But like America's southern border, the Times's wall is porous. "Visitors get 20 free articles...each calendar month on NYTimes.com," the site explained. "In addition," a Mashable.com report noted, "non-subscribers will have access to articles found through search (limited to five per day from major search engines), blogs and social networks like Facebook and Twitter, even if they have exceeded their 20-article reading limit."

Mashable added: "The Times confirmed a report that it had dropped its case against @freeNYTimes, a Twitter feed designed to help readers circumvent the forthcoming paywall." The Times says it objected to the site's use of its logo, which has been removed.

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‘Civility’ Was Always Dead

By From the May 2011 issue

Remember when the New York Times was lecturing us about "civility"? Neither do I, but I wrote about it recently ("A Week in the Death of the New York Times," TAS, March 2011). In January the Times seized on the Tucson massacre to blame "Republicans and particularly their most virulent supporters in the media" for "the gale of anger" that had "produced violent threats against scores of politicians and infected the political mainstream with violent imagery"-even though it was clear that suspect Jared Loughner had no recognizable political motive.

By "supporters in the media," the Times seemed mostly to mean people at Fox News Channel. At a National Press Club event January 31, Times executive editor Bill Keller was asked about the competitive threat from the Wall Street Journal. He ducked the question and talked instead about the Journal's corporate cousin:

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Actual Malice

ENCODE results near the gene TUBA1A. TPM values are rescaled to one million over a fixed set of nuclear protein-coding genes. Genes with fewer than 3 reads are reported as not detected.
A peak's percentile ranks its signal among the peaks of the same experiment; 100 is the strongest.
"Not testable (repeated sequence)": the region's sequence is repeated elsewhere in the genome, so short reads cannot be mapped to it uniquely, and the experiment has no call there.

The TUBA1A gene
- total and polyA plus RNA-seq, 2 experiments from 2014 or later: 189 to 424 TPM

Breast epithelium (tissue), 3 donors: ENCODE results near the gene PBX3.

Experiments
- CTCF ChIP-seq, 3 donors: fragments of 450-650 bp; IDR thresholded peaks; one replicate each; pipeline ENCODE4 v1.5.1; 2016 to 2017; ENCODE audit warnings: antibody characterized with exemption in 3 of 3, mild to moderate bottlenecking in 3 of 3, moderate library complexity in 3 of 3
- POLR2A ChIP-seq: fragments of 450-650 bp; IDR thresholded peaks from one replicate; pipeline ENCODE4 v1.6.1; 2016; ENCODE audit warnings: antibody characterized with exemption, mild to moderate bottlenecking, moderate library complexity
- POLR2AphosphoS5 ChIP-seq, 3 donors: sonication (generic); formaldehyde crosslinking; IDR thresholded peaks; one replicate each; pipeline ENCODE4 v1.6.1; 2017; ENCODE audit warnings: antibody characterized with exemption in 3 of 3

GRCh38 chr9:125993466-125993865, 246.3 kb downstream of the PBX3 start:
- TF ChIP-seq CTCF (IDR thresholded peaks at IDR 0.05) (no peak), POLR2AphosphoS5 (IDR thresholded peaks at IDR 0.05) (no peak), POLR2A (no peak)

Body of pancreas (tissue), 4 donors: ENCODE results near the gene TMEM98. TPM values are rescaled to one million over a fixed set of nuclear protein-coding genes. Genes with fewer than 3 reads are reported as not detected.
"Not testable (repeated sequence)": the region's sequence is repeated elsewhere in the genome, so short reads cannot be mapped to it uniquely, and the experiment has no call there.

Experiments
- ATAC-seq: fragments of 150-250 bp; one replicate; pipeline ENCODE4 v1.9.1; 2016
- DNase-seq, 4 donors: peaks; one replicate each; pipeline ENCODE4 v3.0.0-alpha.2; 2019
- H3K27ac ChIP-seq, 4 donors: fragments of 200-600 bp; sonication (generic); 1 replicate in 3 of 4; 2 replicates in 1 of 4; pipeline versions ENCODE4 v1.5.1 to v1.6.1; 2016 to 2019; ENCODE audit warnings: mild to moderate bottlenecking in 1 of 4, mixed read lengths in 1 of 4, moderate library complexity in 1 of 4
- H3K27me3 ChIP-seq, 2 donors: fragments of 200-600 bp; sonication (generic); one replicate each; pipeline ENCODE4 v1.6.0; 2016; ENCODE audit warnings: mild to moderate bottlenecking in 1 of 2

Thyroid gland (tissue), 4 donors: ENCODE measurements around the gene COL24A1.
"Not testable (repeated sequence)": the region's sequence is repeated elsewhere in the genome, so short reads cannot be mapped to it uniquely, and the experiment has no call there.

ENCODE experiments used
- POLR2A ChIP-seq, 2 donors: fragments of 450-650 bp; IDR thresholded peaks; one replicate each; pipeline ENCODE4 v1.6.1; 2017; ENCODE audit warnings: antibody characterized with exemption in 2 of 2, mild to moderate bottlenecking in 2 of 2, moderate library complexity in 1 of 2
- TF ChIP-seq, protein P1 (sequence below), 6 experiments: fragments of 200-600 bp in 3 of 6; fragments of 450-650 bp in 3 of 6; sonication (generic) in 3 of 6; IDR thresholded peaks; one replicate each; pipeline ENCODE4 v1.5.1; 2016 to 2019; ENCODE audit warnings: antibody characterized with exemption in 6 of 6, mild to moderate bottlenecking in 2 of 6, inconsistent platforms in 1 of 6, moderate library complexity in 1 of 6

By From the April 2011 issue

The editors of the New York Times must have been happy to get some "conservative" support for their smear campaign against Supreme Court justices. It came in the form of a letter to the editor from Bruce Fein, an eccentric libertarian who once served in the Reagan Justice Department, published February 11:

Justice Antonin Scalia galloped beyond the farthest boundaries of judicial propriety in secretly meeting on Capitol Hill to discuss the Constitution with Tea Party members of Congress saddled with a co-equal duty to assess the constitutionality of legislative action. If there are better ways to destroy public confidence in judicial impartiality, they do not readily come to mind....

Don't be surprised if a Tea Party member soon speaks on the floor of the House urging repeal of the health care reform law's individual mandate because Justice Scalia secretly advised that it exceeds the powers of Congress.

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Whiplash!

By From the February 2011 issue

WHAT WENT WRONG? How did Barack Obama lose Middle America? As Time magazine's Mark Halperin wrote on December 6, five weeks after the November elections:

The coalition that got Barack Obama elected President just two years ago has been shattered.… A survey of the political landscape shows that many groups who were part of the 2008-09 Obama coalition have turned on him.… With unemployment high and promising to stay there, it is nearly impossible in the short term for Obama to shift opinion and be seen as a successful President.… Even if the President somehow sloughs off that Spock-like laconic demeanor and dispatches his fired-up-and-ready-to-go persona, he isn't going to be able to change many of the dynamics that have weakened him.

Halperin had been bearish on the president for months. On September 9, he wrote:

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National Partisan Radio

By From the December 2010 - January 2011 issue

Juan Williams surely didn't mean to slander Christians when he disputed Bill O'Reilly's assertion that "Muslims killed us on 9/11." Appearing on Fox News Channel's The O'Reilly Factor October 18, Williams told the host: "If you said Timothy McVeigh, the Atlanta bomber, these people who are protesting against homosexuality at military funerals, very obnoxious, you don't say, first and foremost, we got a problem with Christians. That's crazy."

It would be especially crazy in the case of McVeigh. Although raised a Roman Catholic, the Oklahoma City bomber claimed no theological justification for his crime. In a letter he sent to the Buffalo News just before his 2001 execution, he described himself as an agnostic. (By contrast, Atlanta bomber Eric Rudolph has asserted religious motives, as do the funeral protesters of the Westboro Baptist Church, whose behavior, while foul, is nonviolent.)